In the essay, "More Testing, More Learning," Patrick O'Malley claims that professors should give more frequent short exams to students rather than common midterm and final exams. O'Malley proposes that it will encourage students to study often and study more and students perform better. From a study of Harvard students, getting frequent test and quiz gives them "many opportunities to see how they are doing". What's more, O'Malley emphasizes the significance of feedback and personal evaluation and states that higher grades from students who procrastinate less. O'Malley also presents main opposite arguments against his proposal – that it would take too much time to read and grade for professors, that it would take away lecture time, especially for short classes, and that students will have to learn new knowledge by themselves when there is not enough time for lectures. However, O'Malley then gives several alternatives to these objections. For instance, school should implement a program which teaches study skills, professors should provide frequent study questions from which the exam questions will be selected at the beginning of the course. Ultimately, O'Malley concludes that brief in-class exam is the only way to improve study habits and reduce anxiety and procrastination.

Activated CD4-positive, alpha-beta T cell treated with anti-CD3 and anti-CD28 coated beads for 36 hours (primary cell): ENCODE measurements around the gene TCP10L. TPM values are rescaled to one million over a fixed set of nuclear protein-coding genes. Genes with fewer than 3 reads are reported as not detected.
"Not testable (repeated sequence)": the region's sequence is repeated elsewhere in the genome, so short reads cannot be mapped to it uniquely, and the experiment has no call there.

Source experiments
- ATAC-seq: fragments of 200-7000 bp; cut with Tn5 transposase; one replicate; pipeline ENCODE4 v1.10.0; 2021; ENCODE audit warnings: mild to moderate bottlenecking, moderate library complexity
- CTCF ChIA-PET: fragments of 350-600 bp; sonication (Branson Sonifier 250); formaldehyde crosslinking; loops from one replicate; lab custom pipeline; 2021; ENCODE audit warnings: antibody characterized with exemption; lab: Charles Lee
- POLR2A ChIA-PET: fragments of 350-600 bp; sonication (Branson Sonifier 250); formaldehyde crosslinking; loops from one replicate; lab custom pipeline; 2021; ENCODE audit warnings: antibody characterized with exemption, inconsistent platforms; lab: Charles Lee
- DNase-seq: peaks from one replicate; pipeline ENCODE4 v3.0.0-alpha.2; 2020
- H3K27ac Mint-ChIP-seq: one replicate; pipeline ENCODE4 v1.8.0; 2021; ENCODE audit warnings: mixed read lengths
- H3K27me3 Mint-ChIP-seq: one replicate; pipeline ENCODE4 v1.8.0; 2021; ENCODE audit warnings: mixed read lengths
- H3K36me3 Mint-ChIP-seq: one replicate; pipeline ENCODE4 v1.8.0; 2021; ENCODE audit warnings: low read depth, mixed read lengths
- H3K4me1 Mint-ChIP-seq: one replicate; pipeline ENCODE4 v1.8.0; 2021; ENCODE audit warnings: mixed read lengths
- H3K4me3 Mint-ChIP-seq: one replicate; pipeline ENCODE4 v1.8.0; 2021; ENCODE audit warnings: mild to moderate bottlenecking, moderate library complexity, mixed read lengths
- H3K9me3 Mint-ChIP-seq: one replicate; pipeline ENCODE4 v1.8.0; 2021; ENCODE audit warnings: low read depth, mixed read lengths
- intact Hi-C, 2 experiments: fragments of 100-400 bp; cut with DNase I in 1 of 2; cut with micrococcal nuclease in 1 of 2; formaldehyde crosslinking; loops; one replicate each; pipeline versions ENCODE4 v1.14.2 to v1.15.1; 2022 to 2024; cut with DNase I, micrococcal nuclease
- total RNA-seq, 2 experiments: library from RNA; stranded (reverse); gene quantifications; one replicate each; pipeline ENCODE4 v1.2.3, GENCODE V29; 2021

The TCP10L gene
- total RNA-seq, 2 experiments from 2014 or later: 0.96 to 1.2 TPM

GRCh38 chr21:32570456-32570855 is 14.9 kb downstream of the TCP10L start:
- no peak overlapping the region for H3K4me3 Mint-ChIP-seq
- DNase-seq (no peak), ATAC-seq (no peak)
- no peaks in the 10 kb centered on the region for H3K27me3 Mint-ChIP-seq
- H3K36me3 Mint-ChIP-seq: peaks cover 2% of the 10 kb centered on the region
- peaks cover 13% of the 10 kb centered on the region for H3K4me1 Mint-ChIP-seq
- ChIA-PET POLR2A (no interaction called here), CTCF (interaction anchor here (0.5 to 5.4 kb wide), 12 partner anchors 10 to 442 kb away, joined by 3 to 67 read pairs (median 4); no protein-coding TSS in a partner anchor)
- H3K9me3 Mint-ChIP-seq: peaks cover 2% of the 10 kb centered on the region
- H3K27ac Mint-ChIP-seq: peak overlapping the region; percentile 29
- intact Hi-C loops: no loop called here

Though frequent short exam and quiz are extremely complicated, I still agree some viewpoints about this proposal. I can't agree more with what he said, "The right way to learn new material needs to become a habit.to developing good habits of study and learning." It's obvious that some students will develop the good habit if they are given short exam every week. But is it cost too much? First, all students have different learning capabilities and study styles. Giving frequent short exams every week may not have the same effect on all students. That means some waste of study resources.